Bayesian genomic-enabled prediction as an inverse problem.
Bottom Line: Genomic-enabled prediction in plant and animal breeding has become an active area of research.Many prediction models address the collinearity that arises when the number (p) of molecular markers (e.g. single-nucleotide polymorphisms) is larger than the sample size (n).Because shrinkage of estimates is affected by the prior variance of transformed effects, we propose four structures of the prior variance as a way of potentially increasing the prediction accuracy of the models fitted.
Affiliation: Colegio de Posgraduados, 56230, Montecillo, Texcoco, Edo. de México.Show MeSH
Related in: MedlinePlus
Mentions: Comparing Figure 1C (OLS estimates for MFL-WW) and Figure 4B (OLS estimates for GLS-3), instability of OLS estimates is observed for the last 50 OLS values in MFL-WW but this occurred in only a few of the last OLS estimates for GLS-3. This indicates that trait MFL-WW required more shrinkage than that needed for trait GLS-3. This may explain why, for MFL-WW, model BIR2, which showed more shrinkage than BIRR, had a better predictive correlation than BIRR. For the same reasons, model BIRR was a better predictor than BIR2 for trait GLS-3. BIR1 had a good predictive correlation for most traits because the decay of the variance was smoothed out by (see Equation 17), which allowed “intermediate” shrinkage.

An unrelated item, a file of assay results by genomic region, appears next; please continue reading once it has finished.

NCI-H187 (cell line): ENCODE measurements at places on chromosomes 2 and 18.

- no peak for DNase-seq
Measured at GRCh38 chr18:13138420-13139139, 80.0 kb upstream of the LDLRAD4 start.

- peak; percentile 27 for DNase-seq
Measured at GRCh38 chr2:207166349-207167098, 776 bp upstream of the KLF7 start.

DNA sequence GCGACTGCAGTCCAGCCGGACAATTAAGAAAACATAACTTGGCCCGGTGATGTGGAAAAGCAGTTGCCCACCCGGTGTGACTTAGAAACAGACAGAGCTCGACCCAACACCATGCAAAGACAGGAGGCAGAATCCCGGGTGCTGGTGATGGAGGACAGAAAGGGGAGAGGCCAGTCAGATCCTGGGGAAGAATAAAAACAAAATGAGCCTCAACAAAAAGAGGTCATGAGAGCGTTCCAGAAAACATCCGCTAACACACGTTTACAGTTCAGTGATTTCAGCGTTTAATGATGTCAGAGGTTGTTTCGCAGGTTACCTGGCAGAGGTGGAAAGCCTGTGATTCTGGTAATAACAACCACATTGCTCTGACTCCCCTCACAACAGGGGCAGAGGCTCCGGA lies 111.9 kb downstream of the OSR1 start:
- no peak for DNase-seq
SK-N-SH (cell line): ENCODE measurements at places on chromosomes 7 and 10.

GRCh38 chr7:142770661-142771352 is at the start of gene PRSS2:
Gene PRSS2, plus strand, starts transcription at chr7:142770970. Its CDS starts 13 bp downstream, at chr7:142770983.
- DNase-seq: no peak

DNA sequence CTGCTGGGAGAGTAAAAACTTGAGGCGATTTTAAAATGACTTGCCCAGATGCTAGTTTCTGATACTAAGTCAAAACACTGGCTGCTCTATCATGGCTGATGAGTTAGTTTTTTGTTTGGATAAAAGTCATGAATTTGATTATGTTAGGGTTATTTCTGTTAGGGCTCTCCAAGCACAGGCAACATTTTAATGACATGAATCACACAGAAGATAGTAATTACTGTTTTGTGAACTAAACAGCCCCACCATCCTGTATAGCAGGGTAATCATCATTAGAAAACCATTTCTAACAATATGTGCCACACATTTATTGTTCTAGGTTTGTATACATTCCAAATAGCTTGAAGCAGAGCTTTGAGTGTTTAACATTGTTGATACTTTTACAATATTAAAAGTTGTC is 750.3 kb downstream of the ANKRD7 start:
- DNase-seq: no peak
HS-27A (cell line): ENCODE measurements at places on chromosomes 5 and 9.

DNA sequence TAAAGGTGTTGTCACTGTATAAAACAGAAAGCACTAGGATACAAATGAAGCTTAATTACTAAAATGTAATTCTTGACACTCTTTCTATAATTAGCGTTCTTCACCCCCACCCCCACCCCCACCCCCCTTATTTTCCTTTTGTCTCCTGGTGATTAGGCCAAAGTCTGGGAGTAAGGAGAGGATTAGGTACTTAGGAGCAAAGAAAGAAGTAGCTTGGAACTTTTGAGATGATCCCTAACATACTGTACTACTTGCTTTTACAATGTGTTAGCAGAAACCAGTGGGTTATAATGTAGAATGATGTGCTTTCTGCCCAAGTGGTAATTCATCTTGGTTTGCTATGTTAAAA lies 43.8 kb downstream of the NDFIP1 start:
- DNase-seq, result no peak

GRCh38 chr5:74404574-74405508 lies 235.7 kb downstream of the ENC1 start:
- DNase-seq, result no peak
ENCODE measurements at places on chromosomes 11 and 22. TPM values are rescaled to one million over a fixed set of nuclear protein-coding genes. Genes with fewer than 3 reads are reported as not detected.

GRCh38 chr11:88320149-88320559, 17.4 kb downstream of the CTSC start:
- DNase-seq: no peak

Affiliation: Colegio de Posgraduados, 56230, Montecillo, Texcoco, Edo. de México.